I just spent Thursday-Sunday around truly elite people at the US Olympic Marathon Trials. About 300 runners were there to compete for 6 spots on the Olympic Team. These were the best of the best and honestly when I first arrived I felt out of place. I looked at them and was in awe. However, after talking to some of those dedicated athletes, I realized we have a lot in common, they are just much faster. They were willing to shoot the shit, crack jokes, talk about running, complain about things, etc. All the things normal runners are accustomed to doing. We ate the same stuff, they were looking forward to drinking a bit after the marathon, they had families, etc. Again, all things so many of our PASSIONATE runners in the Charlotte Running Club can relate to. (note: encounters with Meb Keflezighi, Abdi Abdirahman, and Joan Benoit-Samuelson are included in this research 🙂

2012 Olympic Team: Meb (1st), Hall (2nd), Abdi (3rd)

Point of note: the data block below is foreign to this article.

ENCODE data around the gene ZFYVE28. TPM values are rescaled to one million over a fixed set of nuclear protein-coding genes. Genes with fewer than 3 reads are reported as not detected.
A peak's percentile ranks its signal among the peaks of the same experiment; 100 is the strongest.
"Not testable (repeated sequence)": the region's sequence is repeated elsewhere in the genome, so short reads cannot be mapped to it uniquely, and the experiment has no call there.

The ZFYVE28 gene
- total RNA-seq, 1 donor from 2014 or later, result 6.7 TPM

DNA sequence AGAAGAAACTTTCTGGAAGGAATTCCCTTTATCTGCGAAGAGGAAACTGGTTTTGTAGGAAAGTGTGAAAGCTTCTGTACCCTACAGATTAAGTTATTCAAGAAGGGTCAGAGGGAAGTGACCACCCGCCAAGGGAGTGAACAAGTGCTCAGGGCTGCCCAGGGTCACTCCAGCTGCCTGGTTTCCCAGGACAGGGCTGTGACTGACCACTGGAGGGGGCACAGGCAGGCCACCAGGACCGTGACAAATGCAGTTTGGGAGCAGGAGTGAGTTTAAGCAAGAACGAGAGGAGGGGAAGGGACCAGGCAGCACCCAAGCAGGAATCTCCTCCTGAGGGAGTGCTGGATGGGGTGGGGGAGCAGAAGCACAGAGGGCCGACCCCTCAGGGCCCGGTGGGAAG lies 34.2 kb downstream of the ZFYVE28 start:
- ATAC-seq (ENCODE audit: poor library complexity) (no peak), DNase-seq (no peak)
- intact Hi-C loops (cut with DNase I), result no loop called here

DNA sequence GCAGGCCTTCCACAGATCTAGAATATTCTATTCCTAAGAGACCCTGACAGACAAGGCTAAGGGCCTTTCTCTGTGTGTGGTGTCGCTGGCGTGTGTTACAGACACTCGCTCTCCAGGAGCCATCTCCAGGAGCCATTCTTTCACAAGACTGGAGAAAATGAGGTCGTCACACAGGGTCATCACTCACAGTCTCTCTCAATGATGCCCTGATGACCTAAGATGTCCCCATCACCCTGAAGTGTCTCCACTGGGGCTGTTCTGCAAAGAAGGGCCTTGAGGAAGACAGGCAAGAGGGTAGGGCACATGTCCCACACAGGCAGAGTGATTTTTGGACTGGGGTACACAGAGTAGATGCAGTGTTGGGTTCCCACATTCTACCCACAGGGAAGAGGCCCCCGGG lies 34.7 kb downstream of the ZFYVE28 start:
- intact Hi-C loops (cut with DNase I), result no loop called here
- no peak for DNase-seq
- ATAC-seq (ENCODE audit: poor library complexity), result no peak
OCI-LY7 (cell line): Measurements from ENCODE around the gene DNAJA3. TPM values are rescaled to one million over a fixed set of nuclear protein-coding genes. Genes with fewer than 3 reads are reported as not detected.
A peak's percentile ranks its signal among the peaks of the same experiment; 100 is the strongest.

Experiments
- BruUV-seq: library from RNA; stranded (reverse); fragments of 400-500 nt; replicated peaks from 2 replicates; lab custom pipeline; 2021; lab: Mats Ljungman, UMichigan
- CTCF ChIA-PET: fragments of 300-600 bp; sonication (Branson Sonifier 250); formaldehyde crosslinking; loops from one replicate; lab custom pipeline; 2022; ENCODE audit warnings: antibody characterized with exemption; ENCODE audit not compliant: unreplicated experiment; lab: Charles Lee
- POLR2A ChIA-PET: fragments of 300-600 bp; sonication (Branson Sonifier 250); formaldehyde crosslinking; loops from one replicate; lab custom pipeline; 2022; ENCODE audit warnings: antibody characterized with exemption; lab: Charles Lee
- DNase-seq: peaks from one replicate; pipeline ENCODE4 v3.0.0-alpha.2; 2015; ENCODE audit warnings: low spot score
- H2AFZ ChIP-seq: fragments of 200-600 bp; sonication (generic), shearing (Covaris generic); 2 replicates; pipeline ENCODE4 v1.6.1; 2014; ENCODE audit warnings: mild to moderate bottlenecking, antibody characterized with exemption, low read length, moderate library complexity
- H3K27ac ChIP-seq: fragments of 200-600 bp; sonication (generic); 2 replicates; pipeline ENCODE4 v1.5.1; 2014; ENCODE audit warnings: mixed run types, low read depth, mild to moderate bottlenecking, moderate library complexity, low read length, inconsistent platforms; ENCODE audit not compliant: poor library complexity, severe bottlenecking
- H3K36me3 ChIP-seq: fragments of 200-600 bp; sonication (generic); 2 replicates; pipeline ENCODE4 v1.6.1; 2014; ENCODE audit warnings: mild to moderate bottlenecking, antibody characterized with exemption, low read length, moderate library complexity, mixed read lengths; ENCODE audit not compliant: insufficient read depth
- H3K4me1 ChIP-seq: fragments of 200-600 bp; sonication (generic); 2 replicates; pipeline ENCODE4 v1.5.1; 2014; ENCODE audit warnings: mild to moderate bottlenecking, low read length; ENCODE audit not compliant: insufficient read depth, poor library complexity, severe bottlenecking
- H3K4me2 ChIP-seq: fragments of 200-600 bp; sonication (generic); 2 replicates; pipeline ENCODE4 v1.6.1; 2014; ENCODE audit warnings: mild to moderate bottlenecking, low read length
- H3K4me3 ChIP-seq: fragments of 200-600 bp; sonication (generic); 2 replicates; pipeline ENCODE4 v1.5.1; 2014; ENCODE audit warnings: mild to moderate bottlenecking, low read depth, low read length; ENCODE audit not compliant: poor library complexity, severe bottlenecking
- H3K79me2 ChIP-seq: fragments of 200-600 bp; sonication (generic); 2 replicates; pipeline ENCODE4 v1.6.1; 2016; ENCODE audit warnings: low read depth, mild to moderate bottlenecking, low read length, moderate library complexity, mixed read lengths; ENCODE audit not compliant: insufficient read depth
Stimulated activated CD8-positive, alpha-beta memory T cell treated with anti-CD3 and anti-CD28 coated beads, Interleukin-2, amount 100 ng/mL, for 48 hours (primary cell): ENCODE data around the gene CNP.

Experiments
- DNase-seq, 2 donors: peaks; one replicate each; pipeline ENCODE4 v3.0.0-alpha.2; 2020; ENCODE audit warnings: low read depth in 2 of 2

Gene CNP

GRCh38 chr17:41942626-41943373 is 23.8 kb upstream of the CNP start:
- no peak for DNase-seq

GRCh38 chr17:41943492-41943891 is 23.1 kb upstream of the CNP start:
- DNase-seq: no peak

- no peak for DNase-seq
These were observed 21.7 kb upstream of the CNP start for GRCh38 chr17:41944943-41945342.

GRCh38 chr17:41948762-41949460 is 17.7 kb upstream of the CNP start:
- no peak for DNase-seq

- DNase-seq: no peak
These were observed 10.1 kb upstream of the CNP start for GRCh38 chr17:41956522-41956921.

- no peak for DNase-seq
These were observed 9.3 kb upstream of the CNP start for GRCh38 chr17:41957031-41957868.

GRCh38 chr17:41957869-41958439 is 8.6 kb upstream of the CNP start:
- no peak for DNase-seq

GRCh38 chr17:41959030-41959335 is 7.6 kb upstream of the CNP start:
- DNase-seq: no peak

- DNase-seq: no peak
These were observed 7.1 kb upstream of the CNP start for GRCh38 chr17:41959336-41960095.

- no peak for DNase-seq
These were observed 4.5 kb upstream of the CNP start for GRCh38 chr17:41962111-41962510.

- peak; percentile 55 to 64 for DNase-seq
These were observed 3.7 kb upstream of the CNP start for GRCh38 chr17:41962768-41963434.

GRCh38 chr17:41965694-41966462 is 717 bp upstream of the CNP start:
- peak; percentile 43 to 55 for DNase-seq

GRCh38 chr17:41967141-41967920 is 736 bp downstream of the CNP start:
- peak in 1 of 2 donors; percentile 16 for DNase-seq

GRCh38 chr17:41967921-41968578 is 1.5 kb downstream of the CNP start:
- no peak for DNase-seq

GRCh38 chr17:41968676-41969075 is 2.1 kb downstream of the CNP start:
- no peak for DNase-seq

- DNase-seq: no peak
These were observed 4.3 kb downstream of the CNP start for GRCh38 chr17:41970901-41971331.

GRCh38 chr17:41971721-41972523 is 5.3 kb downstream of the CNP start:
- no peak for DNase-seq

What was even crazier and gives more reason to think, “elite . . . it’s all relative”. Every article you read before the trials basically said 5 women and maybe 5-8 men had legit shots at qualifying for the team. So, even these top athletes knew that there were different levels among these elite athletes. So elites thought others were elite!

What would I like to see in Charlotte? I would love for people to work on getting rid of this notion that the club is elite. We ARE passionate. We ARE runners of different levels. However the later shouldn’t deter people from joining, attending socials, trying out group runs, expressing their ideas, and whatever else you can think of doing.

I can assure you, just ask Megan (my wife), that I am more than happy to talk running with absolutely anyone!!!!! I could care less about your current fitness, your marathon PR, how fast you run a daily basis, etc. If you show up at a CRC social and want to talk running or just be a goofball . . . you probably found the right event. No one at a social is going to care if you ran your run that day at 5:00 pace or at 12:00 pace. If you are passionate then it doesn’t matter!

The Charlotte Running Club is not elite! We are passionate! Most likely, just like you.

CRC 1st ever Christmas Light Run in 2010


Dreams Do Come True

January 1, 2012